The quotes are not updated when changing the value. I know that I could change getQuote(value) to getQuote(value.prop) to fix it. Unfortunately our components are more complex than this example and it’s not that easy to find and solve these situations, are there best practices how such problems are usually realized in Aurelia?

We are a bit afraid that our code could be prone to errors due to these binding characteristics. We have no problems to rewrite our code, but we just don’t know how, at the moment.

Besides that, we are very excited so far about the simplicity of Aurelia and would love to use it in our projects.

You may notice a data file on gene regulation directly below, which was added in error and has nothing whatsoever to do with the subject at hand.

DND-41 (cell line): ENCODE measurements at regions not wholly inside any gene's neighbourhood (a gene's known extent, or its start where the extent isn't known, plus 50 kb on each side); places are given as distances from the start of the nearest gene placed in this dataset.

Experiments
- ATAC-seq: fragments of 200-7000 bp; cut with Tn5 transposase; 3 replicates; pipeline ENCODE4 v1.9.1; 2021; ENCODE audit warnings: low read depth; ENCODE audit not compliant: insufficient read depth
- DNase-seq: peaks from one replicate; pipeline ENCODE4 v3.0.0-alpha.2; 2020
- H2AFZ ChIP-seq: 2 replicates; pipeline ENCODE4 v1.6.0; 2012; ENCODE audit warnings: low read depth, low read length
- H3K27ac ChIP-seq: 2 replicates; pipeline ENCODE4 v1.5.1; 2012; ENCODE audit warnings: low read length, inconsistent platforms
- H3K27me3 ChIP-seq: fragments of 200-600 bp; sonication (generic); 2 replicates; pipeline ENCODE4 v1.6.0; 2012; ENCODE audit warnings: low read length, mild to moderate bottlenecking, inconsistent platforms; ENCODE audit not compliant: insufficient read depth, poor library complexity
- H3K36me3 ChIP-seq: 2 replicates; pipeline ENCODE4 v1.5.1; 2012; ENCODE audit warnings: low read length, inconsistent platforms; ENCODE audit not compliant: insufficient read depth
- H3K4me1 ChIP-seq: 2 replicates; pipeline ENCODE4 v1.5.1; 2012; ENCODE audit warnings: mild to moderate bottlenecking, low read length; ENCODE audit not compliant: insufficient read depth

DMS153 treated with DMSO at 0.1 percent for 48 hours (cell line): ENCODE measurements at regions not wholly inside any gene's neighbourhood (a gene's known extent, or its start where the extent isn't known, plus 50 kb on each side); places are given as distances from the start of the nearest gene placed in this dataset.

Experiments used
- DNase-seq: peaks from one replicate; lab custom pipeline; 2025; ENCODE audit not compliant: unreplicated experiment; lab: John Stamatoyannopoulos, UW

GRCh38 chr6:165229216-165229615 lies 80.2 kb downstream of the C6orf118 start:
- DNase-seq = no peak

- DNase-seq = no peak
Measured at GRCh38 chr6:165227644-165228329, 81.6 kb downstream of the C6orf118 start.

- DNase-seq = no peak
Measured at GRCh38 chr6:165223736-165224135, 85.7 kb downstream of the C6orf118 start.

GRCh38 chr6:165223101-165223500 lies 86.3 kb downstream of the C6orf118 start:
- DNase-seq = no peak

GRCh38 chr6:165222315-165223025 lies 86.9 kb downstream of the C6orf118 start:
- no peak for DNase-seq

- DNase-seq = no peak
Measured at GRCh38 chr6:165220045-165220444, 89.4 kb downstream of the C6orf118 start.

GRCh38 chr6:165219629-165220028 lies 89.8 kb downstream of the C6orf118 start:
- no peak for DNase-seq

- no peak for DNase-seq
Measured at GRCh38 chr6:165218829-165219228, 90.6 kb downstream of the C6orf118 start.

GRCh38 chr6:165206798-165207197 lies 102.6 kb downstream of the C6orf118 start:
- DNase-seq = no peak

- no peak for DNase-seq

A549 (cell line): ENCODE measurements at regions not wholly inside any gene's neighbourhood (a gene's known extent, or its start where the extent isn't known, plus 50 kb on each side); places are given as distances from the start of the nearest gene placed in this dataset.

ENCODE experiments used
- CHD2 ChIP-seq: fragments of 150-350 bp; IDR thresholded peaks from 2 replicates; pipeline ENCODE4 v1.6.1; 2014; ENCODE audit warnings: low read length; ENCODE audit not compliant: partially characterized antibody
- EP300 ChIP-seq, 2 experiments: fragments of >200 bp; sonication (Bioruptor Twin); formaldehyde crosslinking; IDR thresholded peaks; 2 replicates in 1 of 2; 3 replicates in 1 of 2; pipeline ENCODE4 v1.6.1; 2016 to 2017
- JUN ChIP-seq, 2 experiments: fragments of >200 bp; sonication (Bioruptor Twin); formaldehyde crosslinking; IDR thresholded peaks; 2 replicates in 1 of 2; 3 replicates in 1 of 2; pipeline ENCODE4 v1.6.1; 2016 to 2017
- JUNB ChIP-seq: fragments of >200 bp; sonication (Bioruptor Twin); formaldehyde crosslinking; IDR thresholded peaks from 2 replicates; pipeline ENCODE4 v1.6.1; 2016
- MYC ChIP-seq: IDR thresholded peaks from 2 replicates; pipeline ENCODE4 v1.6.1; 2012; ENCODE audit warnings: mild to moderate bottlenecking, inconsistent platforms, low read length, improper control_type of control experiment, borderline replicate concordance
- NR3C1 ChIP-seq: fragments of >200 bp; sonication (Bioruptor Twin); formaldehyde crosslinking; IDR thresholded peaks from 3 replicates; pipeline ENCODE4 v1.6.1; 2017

1 Like

I see. So there’s more than a dependency or 2 that need to be observed to update the bindings there. In this case, I’d say we use a signal instead, as observing all those dependencies automatically isn’t easy from the view, without some manual code. There’re two ways to signal bindings to update:

Using binding signaler, as in official doc here

Using a value converter parameter to signal binding, with an increment from view model after changes. Like in this example

Those two are the most lightweight solutions for your case, there’s can be another one, where we observe the properties of each array element, it depends.

Btw, try it’s easier for doing Aurelia POC / demo apps than other online tools.

Thanks again for your great support, really appreciate it!